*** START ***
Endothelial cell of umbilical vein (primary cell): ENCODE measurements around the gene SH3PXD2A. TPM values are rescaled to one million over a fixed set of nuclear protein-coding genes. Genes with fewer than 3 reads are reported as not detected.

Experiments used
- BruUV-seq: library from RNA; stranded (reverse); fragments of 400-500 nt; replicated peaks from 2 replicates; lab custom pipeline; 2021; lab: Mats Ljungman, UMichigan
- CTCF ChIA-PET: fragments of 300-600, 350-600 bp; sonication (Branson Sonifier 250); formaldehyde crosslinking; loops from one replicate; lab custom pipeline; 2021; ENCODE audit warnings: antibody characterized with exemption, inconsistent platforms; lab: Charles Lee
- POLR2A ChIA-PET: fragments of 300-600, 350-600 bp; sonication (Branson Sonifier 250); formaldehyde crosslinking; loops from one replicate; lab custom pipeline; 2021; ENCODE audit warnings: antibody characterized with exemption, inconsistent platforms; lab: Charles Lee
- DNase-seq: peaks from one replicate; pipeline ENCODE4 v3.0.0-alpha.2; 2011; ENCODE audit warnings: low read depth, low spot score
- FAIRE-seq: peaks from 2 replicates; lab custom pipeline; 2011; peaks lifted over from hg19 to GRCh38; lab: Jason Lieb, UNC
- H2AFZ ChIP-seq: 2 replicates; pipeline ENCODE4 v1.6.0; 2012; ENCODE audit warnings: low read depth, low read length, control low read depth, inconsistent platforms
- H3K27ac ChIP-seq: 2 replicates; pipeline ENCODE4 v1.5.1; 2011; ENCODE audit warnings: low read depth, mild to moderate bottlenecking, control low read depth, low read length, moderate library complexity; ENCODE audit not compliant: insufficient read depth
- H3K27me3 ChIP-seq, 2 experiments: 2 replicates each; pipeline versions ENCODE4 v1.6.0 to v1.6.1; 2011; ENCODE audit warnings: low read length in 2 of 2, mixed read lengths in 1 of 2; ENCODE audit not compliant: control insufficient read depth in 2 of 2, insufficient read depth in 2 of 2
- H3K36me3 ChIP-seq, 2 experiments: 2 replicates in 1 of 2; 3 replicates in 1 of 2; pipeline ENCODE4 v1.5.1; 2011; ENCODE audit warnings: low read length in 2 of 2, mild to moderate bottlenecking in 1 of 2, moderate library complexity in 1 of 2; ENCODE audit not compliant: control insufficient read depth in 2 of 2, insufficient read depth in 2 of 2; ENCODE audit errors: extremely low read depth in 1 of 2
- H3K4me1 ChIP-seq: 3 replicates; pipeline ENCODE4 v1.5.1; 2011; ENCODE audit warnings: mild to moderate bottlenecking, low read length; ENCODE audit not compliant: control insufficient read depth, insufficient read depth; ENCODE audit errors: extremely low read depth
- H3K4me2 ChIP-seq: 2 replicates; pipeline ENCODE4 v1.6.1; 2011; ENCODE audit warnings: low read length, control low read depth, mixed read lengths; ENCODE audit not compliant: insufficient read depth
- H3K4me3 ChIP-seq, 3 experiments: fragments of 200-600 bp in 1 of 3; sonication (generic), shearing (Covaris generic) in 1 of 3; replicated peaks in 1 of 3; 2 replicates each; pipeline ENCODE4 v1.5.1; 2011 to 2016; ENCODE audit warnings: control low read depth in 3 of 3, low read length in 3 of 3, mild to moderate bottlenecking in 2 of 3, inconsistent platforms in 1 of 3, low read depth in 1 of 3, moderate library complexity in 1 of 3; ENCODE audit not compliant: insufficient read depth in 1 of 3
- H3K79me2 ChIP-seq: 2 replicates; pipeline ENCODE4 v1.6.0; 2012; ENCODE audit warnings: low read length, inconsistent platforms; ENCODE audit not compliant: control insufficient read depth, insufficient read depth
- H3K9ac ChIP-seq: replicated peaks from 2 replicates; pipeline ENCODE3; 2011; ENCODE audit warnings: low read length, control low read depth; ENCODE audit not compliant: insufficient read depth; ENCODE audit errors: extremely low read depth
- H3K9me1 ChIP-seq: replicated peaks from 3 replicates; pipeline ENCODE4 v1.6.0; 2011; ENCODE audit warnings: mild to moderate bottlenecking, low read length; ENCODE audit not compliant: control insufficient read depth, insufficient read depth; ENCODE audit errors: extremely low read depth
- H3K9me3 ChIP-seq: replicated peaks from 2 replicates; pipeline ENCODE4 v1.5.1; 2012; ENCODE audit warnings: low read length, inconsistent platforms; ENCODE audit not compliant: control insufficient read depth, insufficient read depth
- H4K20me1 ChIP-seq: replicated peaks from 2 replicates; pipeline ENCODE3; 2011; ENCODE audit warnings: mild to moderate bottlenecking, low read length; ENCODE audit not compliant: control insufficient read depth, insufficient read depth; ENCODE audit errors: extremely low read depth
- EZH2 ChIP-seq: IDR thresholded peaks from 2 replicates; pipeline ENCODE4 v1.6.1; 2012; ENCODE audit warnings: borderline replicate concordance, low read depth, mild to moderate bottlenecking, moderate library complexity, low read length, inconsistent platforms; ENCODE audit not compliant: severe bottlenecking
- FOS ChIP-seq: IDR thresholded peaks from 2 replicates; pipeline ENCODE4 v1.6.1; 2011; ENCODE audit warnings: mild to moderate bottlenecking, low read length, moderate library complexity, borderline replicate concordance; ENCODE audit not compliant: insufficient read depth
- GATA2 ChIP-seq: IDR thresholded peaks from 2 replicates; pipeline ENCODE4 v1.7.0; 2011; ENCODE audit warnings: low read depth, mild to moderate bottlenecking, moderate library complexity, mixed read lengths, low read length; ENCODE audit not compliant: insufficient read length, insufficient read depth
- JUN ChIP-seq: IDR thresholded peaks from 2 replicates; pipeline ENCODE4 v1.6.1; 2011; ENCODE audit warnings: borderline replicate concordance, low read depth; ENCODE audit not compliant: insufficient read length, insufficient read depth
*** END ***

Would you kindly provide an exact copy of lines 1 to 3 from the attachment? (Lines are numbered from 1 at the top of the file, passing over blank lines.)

Endothelial cell of umbilical vein (primary cell): ENCODE measurements around the gene SH3PXD2A. TPM values are rescaled to one million over a fixed set of nuclear protein-coding genes. Genes with fewer than 3 reads are reported as not detected.

Experiments used
- BruUV-seq: library from RNA; stranded (reverse); fragments of 400-500 nt; replicated peaks from 2 replicates; lab custom pipeline; 2021; lab: Mats Ljungman, UMichigan